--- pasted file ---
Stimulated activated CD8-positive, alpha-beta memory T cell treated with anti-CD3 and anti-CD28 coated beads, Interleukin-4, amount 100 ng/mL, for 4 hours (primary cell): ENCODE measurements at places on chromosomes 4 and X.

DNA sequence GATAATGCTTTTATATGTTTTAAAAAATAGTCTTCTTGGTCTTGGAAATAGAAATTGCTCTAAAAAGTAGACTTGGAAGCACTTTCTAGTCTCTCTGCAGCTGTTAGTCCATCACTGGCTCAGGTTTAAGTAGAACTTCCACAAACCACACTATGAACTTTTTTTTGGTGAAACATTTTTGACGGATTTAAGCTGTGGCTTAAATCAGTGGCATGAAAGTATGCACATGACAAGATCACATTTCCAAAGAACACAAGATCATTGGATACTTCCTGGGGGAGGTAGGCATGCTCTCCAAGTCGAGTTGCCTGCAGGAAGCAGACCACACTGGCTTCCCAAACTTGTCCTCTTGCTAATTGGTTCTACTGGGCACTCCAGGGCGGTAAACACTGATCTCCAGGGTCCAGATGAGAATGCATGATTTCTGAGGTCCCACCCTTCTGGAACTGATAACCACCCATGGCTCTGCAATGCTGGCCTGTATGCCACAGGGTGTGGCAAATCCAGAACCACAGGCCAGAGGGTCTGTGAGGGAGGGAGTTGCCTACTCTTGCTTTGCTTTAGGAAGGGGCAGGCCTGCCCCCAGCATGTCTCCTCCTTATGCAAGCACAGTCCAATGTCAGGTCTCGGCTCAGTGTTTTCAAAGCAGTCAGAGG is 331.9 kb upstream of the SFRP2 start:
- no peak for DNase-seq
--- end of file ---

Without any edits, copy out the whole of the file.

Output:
Stimulated activated CD8-positive, alpha-beta memory T cell treated with anti-CD3 and anti-CD28 coated beads, Interleukin-4, amount 100 ng/mL, for 4 hours (primary cell): ENCODE measurements at places on chromosomes 4 and X.

DNA sequence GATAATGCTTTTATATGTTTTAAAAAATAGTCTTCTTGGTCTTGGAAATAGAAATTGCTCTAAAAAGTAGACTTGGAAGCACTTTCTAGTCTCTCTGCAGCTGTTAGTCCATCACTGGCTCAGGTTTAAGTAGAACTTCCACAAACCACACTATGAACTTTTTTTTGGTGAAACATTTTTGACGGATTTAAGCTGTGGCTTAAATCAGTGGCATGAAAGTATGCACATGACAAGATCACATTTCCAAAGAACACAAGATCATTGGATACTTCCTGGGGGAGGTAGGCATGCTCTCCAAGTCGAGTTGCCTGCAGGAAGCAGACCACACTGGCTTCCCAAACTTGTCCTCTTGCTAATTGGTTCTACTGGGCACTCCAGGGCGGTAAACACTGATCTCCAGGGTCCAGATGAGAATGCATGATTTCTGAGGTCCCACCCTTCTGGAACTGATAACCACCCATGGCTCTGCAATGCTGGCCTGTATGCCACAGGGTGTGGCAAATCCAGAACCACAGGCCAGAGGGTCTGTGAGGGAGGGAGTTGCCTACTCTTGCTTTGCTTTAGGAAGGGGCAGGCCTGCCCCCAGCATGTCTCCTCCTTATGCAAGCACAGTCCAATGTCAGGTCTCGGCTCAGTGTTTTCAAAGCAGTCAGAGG is 331.9 kb upstream of the SFRP2 start:
- no peak for DNase-seq